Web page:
Some Thoughts on Scientology Criticism

by Chris Shelton

Let’s talk a bit about the Church of Scientology’s current campaigns to dispel rumors and lies about its organizations and members. One can divide Scientology supporters into roughly five categories:

(1) Scientologists, who obviously are going to speak in support of what they think their organization is and does. It’s quite surprising to many of them to discover how much of the Church’s real history and activities they are unaware of until they leave the Church and do some research.

(2) Ex-Scientologists who are still caught up in the Scn mindset and feel that they need to speak in favor of Scientology’s practices or methods or who still feel that L. Ron Hubbard was a genius researcher and humanitarian philosopher. The kindest thing that can be said about such people is that they have not availed themselves of the information available to them which would show them that Scientology and L. Ron Hubbard are no such thing. The facts on this are crystal clear and hardly up for debate, but sometimes it takes people a while to come around to accepting the truth of those facts.

(3) Paid schills such as private investigators and lawyers the Church hires to do its dirty work and maintain a layer of protection for the Church executives who order surveillance, dirty tricks and Fair Gaming of ex-members and critics.

(4) Academics with various biases or suffer from ‘publish or perish’ and so don’t do good research and end up writing papers the Church of Scientology uses to support its abusive behavior. There are a handful of these academics who personally seem to believe that any religion in any nation is entitled to protection from any and all scrutiny no matter what those religious groups do, including groups such as Aum Shinrikyo after they committed a sarin gas attack against innocent people on the Japanese subway. To these academics, religious groups should be held blameless for any atrocity including murder, so that tells you a lot about their judgement and objectivity.

(5) Uninformed politicians or local opinion leaders who get roped in to speaking at their events and openings. Sometimes these people don’t even realize that they are speaking on behalf of the Church of Scientology and retract their statements when it’s made clear to them what the Church is doing with them.

The Church of Scientology is very sensitive to criticsm. This is a direct reflection of Founder L. Ron Hubbard’s ego and he empowered a whole division of the Church to take out critics. Originally this was the called the Guardian’s Office, but after they got a little too enthusiastic enforcing Hubbard’s wishes and 11 of them went to jail, including Hubbard’s wife, this division was renamed the Office of Special Affairs or OSA. They are not a passive group. Their opposition is a directed and premeditated operation which seeks to eliminate any criticism of Scientology in any format. In fact, Church policy on the matter clearly states their goals are:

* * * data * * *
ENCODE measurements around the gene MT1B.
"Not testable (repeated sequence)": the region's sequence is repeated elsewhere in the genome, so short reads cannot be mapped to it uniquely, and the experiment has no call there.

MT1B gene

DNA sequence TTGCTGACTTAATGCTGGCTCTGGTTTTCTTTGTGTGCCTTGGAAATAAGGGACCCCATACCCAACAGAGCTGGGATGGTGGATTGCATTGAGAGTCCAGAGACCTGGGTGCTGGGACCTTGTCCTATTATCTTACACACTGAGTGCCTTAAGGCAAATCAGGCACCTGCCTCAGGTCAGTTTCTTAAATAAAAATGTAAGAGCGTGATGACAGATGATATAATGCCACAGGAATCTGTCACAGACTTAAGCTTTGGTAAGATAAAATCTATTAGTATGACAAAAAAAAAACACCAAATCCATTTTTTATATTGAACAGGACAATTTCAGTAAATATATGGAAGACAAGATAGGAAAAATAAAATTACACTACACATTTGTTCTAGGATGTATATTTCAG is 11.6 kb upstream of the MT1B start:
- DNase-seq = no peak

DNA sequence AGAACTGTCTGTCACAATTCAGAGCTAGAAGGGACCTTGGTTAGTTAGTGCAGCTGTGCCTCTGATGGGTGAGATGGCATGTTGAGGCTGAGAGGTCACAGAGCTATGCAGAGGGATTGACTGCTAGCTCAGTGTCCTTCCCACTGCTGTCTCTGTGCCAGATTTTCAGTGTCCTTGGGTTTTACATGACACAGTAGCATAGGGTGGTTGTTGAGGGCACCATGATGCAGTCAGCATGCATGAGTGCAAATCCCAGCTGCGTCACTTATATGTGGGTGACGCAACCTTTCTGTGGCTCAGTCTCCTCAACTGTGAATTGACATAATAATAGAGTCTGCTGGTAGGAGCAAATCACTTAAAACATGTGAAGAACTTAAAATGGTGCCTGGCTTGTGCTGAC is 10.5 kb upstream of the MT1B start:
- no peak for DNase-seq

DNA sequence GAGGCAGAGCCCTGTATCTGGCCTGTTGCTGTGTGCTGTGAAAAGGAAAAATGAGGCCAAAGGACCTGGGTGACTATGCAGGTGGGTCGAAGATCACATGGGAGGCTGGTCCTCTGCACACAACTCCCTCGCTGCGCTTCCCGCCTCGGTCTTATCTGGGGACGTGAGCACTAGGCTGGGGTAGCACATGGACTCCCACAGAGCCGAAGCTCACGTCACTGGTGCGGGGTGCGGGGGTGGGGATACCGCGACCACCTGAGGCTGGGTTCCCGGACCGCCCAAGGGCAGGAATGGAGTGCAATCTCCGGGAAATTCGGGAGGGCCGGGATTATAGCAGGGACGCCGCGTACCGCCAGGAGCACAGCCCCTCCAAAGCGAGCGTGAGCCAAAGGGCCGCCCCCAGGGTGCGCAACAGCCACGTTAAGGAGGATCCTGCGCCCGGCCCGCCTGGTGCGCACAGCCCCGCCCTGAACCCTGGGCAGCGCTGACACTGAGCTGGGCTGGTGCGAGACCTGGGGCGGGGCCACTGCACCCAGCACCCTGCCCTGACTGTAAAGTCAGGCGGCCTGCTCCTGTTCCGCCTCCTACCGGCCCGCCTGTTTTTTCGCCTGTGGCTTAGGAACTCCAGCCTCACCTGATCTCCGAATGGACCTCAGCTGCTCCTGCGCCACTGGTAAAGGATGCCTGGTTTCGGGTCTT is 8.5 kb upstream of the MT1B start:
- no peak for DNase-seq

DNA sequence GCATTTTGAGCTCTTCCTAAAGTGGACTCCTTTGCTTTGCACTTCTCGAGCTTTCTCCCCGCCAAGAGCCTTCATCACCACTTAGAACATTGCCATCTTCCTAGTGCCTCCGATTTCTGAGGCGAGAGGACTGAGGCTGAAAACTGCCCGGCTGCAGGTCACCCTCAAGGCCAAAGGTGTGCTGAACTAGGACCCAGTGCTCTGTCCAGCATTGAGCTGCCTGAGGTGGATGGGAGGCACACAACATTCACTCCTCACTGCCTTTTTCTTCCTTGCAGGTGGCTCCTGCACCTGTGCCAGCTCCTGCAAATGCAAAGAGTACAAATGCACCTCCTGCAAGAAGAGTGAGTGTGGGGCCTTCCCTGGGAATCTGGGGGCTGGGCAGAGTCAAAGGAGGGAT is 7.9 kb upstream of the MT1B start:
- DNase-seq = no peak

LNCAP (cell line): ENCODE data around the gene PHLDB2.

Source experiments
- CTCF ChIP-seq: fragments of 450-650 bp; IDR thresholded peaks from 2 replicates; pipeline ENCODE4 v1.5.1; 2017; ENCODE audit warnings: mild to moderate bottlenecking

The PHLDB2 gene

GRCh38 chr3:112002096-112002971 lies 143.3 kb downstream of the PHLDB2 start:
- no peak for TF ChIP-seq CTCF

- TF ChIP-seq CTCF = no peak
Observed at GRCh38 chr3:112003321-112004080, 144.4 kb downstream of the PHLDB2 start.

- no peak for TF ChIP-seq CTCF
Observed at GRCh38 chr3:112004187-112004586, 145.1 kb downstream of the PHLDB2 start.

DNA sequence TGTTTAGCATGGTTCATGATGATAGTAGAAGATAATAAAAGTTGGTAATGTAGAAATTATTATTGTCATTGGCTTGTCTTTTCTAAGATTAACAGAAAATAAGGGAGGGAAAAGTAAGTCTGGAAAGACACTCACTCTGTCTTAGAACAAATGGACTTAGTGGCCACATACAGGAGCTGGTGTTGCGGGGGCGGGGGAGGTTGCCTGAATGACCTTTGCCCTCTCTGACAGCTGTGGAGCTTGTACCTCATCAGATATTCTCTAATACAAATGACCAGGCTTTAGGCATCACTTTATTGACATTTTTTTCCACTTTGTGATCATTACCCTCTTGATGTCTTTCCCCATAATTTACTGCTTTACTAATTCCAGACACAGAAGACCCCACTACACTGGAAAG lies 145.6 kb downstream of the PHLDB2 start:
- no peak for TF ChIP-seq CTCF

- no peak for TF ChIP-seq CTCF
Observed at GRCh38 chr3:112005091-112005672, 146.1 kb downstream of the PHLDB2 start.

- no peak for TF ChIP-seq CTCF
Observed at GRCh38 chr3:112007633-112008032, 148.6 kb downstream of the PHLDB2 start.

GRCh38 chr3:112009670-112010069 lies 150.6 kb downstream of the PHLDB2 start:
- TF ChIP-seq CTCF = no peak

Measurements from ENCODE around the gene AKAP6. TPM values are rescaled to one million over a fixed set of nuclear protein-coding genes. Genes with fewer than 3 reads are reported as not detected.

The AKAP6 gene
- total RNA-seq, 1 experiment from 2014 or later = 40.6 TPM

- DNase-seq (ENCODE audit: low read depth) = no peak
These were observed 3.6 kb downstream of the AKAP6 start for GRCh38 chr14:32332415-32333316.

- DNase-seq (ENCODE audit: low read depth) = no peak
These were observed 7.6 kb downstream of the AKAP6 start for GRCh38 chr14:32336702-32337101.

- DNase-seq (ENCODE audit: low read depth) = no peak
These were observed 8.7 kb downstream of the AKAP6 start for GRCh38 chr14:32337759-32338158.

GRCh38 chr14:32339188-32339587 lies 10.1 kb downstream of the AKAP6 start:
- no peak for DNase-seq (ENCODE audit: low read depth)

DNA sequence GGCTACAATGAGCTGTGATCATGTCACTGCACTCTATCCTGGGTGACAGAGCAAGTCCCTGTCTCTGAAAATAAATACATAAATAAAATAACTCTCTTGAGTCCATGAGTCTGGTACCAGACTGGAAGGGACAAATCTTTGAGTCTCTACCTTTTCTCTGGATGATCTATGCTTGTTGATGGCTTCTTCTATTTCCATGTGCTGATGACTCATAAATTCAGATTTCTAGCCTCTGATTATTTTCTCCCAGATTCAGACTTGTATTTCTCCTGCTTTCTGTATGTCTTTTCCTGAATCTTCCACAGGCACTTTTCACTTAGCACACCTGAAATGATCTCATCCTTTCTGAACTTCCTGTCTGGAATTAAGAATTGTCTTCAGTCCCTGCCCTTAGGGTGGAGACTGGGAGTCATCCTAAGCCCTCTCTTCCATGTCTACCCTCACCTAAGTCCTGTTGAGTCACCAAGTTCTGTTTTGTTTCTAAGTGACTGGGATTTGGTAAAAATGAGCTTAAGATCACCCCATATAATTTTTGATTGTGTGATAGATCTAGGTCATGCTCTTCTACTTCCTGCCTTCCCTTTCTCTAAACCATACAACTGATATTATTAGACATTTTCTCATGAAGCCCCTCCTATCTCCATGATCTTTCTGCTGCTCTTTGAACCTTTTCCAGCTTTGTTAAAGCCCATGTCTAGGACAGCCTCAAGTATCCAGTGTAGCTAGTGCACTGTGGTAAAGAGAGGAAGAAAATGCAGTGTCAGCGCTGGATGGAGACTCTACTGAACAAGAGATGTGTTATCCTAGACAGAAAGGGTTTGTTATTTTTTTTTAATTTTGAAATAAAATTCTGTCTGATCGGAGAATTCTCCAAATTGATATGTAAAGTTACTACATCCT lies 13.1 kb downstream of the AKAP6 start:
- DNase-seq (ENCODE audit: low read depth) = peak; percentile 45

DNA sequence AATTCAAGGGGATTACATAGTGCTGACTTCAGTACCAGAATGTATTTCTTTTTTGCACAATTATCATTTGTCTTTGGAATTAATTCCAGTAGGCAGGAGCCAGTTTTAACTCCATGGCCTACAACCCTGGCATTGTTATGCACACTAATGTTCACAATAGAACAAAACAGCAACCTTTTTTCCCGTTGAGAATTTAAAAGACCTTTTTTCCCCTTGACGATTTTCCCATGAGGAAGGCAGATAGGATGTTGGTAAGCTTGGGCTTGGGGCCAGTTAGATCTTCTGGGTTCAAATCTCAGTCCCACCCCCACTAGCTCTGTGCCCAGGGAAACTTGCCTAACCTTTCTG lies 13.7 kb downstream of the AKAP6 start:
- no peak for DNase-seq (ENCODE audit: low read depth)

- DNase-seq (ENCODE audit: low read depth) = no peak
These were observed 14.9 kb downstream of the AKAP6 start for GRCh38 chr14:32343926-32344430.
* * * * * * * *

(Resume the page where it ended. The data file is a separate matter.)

“…to locate every source of opposition to Scientology and the control point of these sources and to reduce their power to ineffectiveness and/or take them over.”

Their final product is:

“Exterior enemies and attacks located and restrained and/or removed.”

Measures taken can be anything from rumor campaigns to full-blown investigations and Fair Game operations. This has been documented over and over again in the Church’s own issues, Hubbard’s lectures and directives and in programs the Guardian’s Office and Office of Special Affairs have produced to counter specific individuals or groups.

Their current narrative is two-fold:

(1) Defend the Church on the basis of religious freedom and claim anyone who speaks against Scientology is a bigot.

Well, a bigot is a person who is intolerant towards those holding different opinions, esp one who regards or treats themembers of a group (such as a racial or ethnic group) with hatred and intolerance. The term actually goes back to 16th century French and meant a sanctimonious person, excessively religious person or a religious hypocrite.

If there is anyone in this situation who are acting like religious zealot and seem to hate their opposition, it’s the Scientologists. Just look at some of their hate websites. Their exaggerated or entirely made-up claims against Scientology critics are repeated on the STAND website, in Reddit subforums, on the Ex-Scientology Message Board and of course on Twitter and other social media.

Then there is (2), claim that there is an Anti-Scientology cult which the most prominent critics apparently are the leaders of. The idea of this took shape on Marty Rathbun’s blog and has spread from there to social media and Reddit.